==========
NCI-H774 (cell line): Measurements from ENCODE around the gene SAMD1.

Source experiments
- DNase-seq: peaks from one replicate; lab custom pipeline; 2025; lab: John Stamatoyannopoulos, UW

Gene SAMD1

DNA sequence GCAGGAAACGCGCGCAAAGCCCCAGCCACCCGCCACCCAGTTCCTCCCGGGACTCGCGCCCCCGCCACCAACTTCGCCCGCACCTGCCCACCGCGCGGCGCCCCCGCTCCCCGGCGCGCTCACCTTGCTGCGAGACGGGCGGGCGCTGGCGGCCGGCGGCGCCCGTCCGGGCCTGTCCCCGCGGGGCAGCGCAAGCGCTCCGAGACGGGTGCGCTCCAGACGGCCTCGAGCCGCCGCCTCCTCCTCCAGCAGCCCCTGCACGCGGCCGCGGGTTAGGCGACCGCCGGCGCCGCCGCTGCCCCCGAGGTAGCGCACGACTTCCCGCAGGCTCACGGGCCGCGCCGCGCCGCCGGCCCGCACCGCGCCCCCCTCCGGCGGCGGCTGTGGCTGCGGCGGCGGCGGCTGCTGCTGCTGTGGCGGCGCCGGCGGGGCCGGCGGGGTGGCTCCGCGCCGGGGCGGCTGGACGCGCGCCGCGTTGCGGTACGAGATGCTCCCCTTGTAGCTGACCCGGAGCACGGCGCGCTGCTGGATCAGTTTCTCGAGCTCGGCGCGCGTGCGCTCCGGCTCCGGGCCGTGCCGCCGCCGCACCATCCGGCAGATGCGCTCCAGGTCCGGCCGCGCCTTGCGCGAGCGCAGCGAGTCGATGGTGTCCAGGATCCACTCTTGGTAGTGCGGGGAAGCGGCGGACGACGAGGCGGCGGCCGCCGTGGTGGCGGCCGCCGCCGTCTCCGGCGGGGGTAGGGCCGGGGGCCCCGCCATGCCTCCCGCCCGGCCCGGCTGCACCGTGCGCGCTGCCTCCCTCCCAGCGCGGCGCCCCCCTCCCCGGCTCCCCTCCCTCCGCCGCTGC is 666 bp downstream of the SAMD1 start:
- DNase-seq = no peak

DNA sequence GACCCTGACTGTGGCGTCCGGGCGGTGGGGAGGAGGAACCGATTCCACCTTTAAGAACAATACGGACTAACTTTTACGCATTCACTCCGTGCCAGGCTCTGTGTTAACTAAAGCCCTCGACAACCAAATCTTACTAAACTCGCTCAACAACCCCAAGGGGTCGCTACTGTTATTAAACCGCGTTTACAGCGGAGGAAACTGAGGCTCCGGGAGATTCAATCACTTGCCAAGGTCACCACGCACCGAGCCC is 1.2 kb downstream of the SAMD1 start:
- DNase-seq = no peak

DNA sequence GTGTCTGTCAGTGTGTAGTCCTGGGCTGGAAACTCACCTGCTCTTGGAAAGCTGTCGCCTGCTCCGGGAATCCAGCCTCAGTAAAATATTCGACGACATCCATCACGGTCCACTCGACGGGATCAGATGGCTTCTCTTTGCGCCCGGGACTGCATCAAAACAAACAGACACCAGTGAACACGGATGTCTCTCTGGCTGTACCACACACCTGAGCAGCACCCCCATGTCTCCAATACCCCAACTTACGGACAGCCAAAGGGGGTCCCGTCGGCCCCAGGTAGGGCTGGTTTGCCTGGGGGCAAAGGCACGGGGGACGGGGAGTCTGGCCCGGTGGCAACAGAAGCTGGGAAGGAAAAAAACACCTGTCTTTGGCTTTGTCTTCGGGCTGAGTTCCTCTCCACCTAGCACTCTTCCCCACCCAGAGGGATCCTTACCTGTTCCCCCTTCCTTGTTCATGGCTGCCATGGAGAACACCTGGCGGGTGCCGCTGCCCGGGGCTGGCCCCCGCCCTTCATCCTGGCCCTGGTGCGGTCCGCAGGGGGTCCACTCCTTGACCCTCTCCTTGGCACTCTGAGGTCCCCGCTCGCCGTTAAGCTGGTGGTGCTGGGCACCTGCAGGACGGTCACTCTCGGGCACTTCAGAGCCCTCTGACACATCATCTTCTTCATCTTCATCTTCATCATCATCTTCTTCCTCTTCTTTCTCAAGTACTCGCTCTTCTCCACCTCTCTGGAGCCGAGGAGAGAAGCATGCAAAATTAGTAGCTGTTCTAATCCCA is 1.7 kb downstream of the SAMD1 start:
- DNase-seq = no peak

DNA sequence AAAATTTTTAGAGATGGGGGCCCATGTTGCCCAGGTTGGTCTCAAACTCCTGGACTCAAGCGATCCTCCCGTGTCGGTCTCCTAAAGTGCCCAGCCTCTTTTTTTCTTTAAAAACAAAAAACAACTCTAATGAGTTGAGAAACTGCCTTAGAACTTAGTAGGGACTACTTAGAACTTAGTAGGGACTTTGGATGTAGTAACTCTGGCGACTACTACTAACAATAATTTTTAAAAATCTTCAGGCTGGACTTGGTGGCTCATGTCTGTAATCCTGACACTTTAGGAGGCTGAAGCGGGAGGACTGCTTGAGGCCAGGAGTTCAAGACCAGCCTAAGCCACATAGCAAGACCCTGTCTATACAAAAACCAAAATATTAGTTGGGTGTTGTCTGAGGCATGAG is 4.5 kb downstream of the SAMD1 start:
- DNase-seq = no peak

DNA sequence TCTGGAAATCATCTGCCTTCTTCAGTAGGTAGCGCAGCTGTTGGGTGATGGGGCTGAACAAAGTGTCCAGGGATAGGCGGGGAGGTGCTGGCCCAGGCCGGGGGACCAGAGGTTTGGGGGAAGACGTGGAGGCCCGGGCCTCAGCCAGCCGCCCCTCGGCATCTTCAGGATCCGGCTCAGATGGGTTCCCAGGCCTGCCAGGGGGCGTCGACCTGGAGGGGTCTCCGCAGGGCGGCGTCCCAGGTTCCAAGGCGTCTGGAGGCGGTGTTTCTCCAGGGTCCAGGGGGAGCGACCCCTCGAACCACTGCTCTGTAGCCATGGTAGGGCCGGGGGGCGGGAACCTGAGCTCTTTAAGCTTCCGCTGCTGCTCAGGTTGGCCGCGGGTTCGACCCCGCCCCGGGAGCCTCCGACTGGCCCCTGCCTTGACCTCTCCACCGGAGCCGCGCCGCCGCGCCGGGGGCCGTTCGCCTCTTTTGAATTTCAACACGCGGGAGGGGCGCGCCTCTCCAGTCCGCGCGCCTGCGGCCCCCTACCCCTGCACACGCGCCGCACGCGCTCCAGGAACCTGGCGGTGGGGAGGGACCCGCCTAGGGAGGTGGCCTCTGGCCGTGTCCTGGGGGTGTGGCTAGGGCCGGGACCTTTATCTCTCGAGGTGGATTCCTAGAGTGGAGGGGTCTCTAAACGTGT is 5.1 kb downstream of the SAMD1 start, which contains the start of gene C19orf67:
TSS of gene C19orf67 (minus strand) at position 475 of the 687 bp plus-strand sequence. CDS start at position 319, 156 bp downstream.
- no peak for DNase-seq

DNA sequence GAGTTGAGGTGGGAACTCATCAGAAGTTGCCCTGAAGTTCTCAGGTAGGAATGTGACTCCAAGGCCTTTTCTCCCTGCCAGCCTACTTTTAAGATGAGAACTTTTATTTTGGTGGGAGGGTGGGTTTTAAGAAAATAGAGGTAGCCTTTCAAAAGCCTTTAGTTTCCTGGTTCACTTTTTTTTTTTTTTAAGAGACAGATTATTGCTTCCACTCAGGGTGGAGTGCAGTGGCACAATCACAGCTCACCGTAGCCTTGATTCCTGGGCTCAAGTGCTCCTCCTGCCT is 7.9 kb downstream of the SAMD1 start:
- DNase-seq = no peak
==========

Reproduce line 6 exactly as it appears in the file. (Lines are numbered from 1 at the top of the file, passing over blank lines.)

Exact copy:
- DNase-seq = no peak